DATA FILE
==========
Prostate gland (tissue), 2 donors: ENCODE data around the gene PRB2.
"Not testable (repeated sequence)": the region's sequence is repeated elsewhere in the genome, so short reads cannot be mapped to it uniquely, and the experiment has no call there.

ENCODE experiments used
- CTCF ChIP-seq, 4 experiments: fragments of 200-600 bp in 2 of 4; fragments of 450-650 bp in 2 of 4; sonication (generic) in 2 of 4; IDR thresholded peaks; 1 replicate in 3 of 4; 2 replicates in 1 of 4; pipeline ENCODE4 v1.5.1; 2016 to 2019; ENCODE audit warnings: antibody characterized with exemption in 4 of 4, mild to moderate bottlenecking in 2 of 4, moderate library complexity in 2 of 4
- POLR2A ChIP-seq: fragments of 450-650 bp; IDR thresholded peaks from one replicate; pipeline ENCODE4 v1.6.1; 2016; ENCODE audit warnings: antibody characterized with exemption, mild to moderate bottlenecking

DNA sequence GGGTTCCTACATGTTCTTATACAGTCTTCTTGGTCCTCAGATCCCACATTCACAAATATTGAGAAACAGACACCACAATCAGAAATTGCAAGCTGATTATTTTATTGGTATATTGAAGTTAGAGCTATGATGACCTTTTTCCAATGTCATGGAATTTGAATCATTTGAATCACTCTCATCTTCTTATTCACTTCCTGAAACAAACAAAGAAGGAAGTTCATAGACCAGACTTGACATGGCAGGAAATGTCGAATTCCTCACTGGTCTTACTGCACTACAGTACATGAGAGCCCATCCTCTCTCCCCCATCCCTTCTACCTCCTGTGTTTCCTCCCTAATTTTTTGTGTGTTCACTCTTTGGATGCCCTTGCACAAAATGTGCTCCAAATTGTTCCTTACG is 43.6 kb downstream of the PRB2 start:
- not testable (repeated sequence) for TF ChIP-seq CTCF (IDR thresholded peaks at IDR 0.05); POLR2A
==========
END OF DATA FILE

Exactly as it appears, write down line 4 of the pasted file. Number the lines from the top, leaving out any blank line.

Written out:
- CTCF ChIP-seq, 4 experiments: fragments of 200-600 bp in 2 of 4; fragments of 450-650 bp in 2 of 4; sonication (generic) in 2 of 4; IDR thresholded peaks; 1 replicate in 3 of 4; 2 replicates in 1 of 4; pipeline ENCODE4 v1.5.1; 2016 to 2019; ENCODE audit warnings: antibody characterized with exemption in 4 of 4, mild to moderate bottlenecking in 2 of 4, moderate library complexity in 2 of 4